Celebrating Fall with Apple Picking Outside of the Big Apple


Outhouse Orchards offers a wide variety of fall activites including apple picking, a pumpkin patch and hay rides. (Courtesy of Facebook)

9:45 rolls around on a brisk Sunday morning, and my blankets don’t want me to move. I would have gladly listened, but I am supposed to be at the Ram Van Office in 15 minutes to go on the annual apple picking excursion. Apple picking is one of the quintessential fall activities in the Northeast, and for Fordham students, that means leaving the city and heading north. This year Ram Van’s Maintenance Coordinator team selected an orchard in North Salem, N.Y. called Outhouse Orchards. “Don’t be fooled by the name,” the invitation read, “[Outhouse Orchards] is a beautiful place.” 

I rip the covers off and try to put together a fall ’fit, do my hair and fix my face before running out the door. When I arrive at the office, I am greeted by a sea of colorful flannels and brown boots. Everyone is fully embodying the autumn aesthetic. In my frenzied rush, I somehow managed to look the part with a purple and brown shacket (a shirt and jacket hybrid), black jeans and black boots. 

Orange, red and yellow lined the horizon as our van drove deeper into the rural regions of New York. After about 45 minutes of scenic views and windy roads, we passed the red apple-shaped sign that read, “Outhouse Orchards,” in cheerful white lettering. We jolted around as the van pulled into the bumpy, uneven grass parking space. We had arrived. When we climbed out of the van, we saw a vivid scene of a series of picnic tables next to a large barn-looking building with several vendors on the perimeter. Past the tables to the right were rows of perfectly round pumpkins and other colorful gourds. The picnic tables were brimming with families and couples enjoying the sweater weather over a cup of hot cider. Our group found a table in the middle to put our things down and discuss what to do. The orchard itself is free admission (excluding the parking fee), but everything inside costs money. A hay ride is a flat $10 while the pumpkin picking price depends on how many pumpkins you pick and how much they weigh. Although both of these classic activities looked enjoyable, we decided we were here for one thing — apples. 

The apple orchards themselves are neatly tucked away on a side hill past the tables, tents and pumpkins. Before you enter, you have to purchase a bag, which is $35. That sounds expensive, but the bags fit a ton of apples, and many visitors choose to split a bag with someone else. I decided not to purchase a bag because I was sure I could snag one or two from someone. All 16 of us walked together up the hill like a giant family, and suddenly we were met by a fork in the road. Half the group went left and those with me went right. Barren apple trees lined the side of the dirt road as we walked. Though the views were exquisite, we were starting to lose hope that there would be apples left. “Maybe we should have gone the other way,” one person suggested in hindsight. But as we trudged onward, we saw some apples sprinkled in several trees. Delighted, we rushed over to the first tree. One group member, Sam Murphey FCRH ’24, grabbed the apple picker we had borrowed and reached up high to ruffle the apples dangling at the top. At first, he could not seem to trap the apples in the picker, but after a few tries, he successfully brought two apples down. Excited, other group members tried and laughed as they struggled with the picker. Apples were falling down so fast that there were consistent thuds every few seconds. Lua Jawdat FCRH ’24 grabbed a few that fell on the ground and told us to look. We watched in awe as she effortlessly juggled three apples.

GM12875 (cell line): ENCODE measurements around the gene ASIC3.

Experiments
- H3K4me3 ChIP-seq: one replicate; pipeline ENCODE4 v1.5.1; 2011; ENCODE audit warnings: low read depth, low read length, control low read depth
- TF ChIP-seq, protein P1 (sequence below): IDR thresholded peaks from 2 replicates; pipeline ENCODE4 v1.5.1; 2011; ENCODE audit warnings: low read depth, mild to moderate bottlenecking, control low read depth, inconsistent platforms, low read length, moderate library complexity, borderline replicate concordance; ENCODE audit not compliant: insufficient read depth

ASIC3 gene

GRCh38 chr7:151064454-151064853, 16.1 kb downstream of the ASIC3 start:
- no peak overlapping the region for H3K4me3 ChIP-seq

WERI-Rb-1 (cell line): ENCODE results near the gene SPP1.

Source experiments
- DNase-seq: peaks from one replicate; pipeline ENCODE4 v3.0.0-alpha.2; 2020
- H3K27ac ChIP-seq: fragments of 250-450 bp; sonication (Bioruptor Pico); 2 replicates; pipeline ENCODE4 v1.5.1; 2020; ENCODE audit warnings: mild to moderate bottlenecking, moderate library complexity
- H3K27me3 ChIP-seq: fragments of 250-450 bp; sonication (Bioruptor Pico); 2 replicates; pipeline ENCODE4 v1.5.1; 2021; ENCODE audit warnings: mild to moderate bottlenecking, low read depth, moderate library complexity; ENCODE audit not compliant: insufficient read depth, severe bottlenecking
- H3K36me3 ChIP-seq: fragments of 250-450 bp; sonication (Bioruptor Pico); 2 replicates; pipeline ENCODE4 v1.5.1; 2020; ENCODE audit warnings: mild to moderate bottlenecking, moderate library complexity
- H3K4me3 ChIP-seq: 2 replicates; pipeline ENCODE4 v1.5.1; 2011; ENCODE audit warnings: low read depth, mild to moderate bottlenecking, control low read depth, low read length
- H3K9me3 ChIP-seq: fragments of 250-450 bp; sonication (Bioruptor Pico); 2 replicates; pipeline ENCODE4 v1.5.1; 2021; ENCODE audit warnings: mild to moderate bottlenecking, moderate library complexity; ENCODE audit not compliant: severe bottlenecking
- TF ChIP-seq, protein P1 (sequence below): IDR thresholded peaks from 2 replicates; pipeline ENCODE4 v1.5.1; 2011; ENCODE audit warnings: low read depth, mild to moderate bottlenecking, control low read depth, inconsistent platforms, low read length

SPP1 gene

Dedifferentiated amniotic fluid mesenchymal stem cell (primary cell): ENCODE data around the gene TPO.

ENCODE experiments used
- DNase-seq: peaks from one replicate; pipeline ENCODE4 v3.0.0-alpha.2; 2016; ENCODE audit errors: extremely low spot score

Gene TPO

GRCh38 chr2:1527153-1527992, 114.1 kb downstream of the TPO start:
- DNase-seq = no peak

We lingered at our secluded spot before deciding to find the other half of the group. Retracing our steps and navigating our way up the grass, we eventually found the fork in the road. Walking left this time, we collided with the rest of the group when we turned a corner. Like a miracle, we saw rows and rows of trees chock full of apples with several happy families and children running around underneath. We gallivanted towards the commotion and went crazy, picking till our hearts’ desire and making a mess on the ground with all the apples that fell. Bags were bursting at the seams, and the conversations began about what people wanted to bake with their share. I did not have a bag myself, but I enjoyed a few bites of some spare fruit and stuffed some in my pockets to enjoy later. I understood then why the bag price was so steep. Less than half the apples we picked actually made it in the bag. 

After we had overfilled our bags, the whole group meandered back to where the picnic benches were. Some felt tired and wanted to leave, but the rest wanted to keep exploring. Four friends and I ventured to the store inside the barn-shaped building where they sell all things apple. Jawdat bought apple-scented soap, and I bought a very large apple pie. We gorged ourselves on our apples and apple products and enjoyed talking over apple cider. At one point, we were chased by curious honey bees trying to take a bite of our fruit. Regardless of whether we were picking apples off trees that were chock full of apples or trees that only had apple remnants, the pleasure of partaking in apple picking never dissipated. Outhouse Orchards was a splendid venue for all —families, groups, couples and even pets. During these last few weeks of fall, do yourself a favor and pick apples.